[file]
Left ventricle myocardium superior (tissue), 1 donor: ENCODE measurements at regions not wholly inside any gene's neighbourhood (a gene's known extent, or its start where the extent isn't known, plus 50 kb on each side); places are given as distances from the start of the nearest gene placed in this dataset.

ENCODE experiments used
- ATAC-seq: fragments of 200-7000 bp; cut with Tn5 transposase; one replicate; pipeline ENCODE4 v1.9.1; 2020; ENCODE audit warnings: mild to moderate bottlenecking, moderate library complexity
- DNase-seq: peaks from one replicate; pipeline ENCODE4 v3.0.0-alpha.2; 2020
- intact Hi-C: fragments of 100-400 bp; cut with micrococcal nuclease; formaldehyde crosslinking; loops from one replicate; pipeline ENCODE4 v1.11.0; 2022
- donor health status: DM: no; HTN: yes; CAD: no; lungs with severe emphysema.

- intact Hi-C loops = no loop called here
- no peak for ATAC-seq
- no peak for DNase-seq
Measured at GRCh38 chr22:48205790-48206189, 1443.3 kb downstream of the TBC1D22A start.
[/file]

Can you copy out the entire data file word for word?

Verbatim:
Left ventricle myocardium superior (tissue), 1 donor: ENCODE measurements at regions not wholly inside any gene's neighbourhood (a gene's known extent, or its start where the extent isn't known, plus 50 kb on each side); places are given as distances from the start of the nearest gene placed in this dataset.

ENCODE experiments used
- ATAC-seq: fragments of 200-7000 bp; cut with Tn5 transposase; one replicate; pipeline ENCODE4 v1.9.1; 2020; ENCODE audit warnings: mild to moderate bottlenecking, moderate library complexity
- DNase-seq: peaks from one replicate; pipeline ENCODE4 v3.0.0-alpha.2; 2020
- intact Hi-C: fragments of 100-400 bp; cut with micrococcal nuclease; formaldehyde crosslinking; loops from one replicate; pipeline ENCODE4 v1.11.0; 2022
- donor health status: DM: no; HTN: yes; CAD: no; lungs with severe emphysema.

- intact Hi-C loops = no loop called here
- no peak for ATAC-seq
- no peak for DNase-seq
Measured at GRCh38 chr22:48205790-48206189, 1443.3 kb downstream of the TBC1D22A start.